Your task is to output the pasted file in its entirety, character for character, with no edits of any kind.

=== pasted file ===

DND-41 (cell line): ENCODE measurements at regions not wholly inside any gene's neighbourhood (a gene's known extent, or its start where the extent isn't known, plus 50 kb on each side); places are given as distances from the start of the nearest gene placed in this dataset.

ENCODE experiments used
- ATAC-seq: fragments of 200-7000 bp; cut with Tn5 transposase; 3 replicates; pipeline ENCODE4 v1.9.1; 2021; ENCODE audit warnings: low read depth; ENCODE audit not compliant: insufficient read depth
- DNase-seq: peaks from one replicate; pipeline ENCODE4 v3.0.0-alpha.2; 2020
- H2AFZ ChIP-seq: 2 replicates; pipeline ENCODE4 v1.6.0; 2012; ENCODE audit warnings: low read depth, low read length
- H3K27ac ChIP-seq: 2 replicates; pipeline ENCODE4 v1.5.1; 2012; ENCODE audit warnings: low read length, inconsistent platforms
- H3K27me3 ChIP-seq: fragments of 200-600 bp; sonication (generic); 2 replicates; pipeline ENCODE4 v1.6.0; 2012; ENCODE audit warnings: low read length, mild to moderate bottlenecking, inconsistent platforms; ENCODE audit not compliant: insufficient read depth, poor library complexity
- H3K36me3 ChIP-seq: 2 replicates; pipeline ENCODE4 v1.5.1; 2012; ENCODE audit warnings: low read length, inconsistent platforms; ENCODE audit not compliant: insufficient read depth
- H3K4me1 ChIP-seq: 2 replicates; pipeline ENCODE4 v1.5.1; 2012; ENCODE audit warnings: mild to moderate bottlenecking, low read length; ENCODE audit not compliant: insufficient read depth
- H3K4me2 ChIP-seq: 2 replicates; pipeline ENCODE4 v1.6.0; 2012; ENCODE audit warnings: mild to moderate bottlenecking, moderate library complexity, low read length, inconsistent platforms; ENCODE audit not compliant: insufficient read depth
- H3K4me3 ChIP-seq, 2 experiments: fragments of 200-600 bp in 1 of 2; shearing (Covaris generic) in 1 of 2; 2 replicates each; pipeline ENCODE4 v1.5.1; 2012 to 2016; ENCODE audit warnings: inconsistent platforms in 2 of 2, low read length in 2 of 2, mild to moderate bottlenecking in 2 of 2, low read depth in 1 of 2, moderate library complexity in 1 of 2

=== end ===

DND-41 (cell line): ENCODE measurements at regions not wholly inside any gene's neighbourhood (a gene's known extent, or its start where the extent isn't known, plus 50 kb on each side); places are given as distances from the start of the nearest gene placed in this dataset.

ENCODE experiments used
- ATAC-seq: fragments of 200-7000 bp; cut with Tn5 transposase; 3 replicates; pipeline ENCODE4 v1.9.1; 2021; ENCODE audit warnings: low read depth; ENCODE audit not compliant: insufficient read depth
- DNase-seq: peaks from one replicate; pipeline ENCODE4 v3.0.0-alpha.2; 2020
- H2AFZ ChIP-seq: 2 replicates; pipeline ENCODE4 v1.6.0; 2012; ENCODE audit warnings: low read depth, low read length
- H3K27ac ChIP-seq: 2 replicates; pipeline ENCODE4 v1.5.1; 2012; ENCODE audit warnings: low read length, inconsistent platforms
- H3K27me3 ChIP-seq: fragments of 200-600 bp; sonication (generic); 2 replicates; pipeline ENCODE4 v1.6.0; 2012; ENCODE audit warnings: low read length, mild to moderate bottlenecking, inconsistent platforms; ENCODE audit not compliant: insufficient read depth, poor library complexity
- H3K36me3 ChIP-seq: 2 replicates; pipeline ENCODE4 v1.5.1; 2012; ENCODE audit warnings: low read length, inconsistent platforms; ENCODE audit not compliant: insufficient read depth
- H3K4me1 ChIP-seq: 2 replicates; pipeline ENCODE4 v1.5.1; 2012; ENCODE audit warnings: mild to moderate bottlenecking, low read length; ENCODE audit not compliant: insufficient read depth
- H3K4me2 ChIP-seq: 2 replicates; pipeline ENCODE4 v1.6.0; 2012; ENCODE audit warnings: mild to moderate bottlenecking, moderate library complexity, low read length, inconsistent platforms; ENCODE audit not compliant: insufficient read depth
- H3K4me3 ChIP-seq, 2 experiments: fragments of 200-600 bp in 1 of 2; shearing (Covaris generic) in 1 of 2; 2 replicates each; pipeline ENCODE4 v1.5.1; 2012 to 2016; ENCODE audit warnings: inconsistent platforms in 2 of 2, low read length in 2 of 2, mild to moderate bottlenecking in 2 of 2, low read depth in 1 of 2, moderate library complexity in 1 of 2